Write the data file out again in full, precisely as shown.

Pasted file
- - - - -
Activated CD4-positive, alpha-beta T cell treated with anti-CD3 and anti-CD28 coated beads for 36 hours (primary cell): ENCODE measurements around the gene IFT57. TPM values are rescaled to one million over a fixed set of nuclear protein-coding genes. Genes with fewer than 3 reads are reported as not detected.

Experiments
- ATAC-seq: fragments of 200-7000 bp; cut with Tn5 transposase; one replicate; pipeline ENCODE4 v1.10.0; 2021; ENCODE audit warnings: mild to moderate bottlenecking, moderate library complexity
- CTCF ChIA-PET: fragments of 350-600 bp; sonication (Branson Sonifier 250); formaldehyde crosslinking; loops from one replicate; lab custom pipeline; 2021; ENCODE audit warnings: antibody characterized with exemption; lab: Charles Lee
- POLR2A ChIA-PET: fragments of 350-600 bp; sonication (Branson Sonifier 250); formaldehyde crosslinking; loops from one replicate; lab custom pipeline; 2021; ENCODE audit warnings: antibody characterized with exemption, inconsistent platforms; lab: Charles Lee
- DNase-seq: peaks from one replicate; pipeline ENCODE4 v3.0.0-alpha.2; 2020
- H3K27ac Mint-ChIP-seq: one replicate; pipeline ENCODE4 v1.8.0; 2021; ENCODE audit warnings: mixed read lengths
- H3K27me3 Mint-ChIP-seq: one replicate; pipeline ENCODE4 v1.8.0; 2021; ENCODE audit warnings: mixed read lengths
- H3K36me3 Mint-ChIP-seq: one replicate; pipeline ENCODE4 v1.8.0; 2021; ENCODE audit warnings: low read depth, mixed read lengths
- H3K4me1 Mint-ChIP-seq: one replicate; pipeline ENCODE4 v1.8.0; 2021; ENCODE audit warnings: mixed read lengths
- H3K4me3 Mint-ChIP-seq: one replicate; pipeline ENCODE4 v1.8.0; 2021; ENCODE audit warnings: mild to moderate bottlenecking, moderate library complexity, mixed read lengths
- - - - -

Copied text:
Activated CD4-positive, alpha-beta T cell treated with anti-CD3 and anti-CD28 coated beads for 36 hours (primary cell): ENCODE measurements around the gene IFT57. TPM values are rescaled to one million over a fixed set of nuclear protein-coding genes. Genes with fewer than 3 reads are reported as not detected.

Experiments
- ATAC-seq: fragments of 200-7000 bp; cut with Tn5 transposase; one replicate; pipeline ENCODE4 v1.10.0; 2021; ENCODE audit warnings: mild to moderate bottlenecking, moderate library complexity
- CTCF ChIA-PET: fragments of 350-600 bp; sonication (Branson Sonifier 250); formaldehyde crosslinking; loops from one replicate; lab custom pipeline; 2021; ENCODE audit warnings: antibody characterized with exemption; lab: Charles Lee
- POLR2A ChIA-PET: fragments of 350-600 bp; sonication (Branson Sonifier 250); formaldehyde crosslinking; loops from one replicate; lab custom pipeline; 2021; ENCODE audit warnings: antibody characterized with exemption, inconsistent platforms; lab: Charles Lee
- DNase-seq: peaks from one replicate; pipeline ENCODE4 v3.0.0-alpha.2; 2020
- H3K27ac Mint-ChIP-seq: one replicate; pipeline ENCODE4 v1.8.0; 2021; ENCODE audit warnings: mixed read lengths
- H3K27me3 Mint-ChIP-seq: one replicate; pipeline ENCODE4 v1.8.0; 2021; ENCODE audit warnings: mixed read lengths
- H3K36me3 Mint-ChIP-seq: one replicate; pipeline ENCODE4 v1.8.0; 2021; ENCODE audit warnings: low read depth, mixed read lengths
- H3K4me1 Mint-ChIP-seq: one replicate; pipeline ENCODE4 v1.8.0; 2021; ENCODE audit warnings: mixed read lengths
- H3K4me3 Mint-ChIP-seq: one replicate; pipeline ENCODE4 v1.8.0; 2021; ENCODE audit warnings: mild to moderate bottlenecking, moderate library complexity, mixed read lengths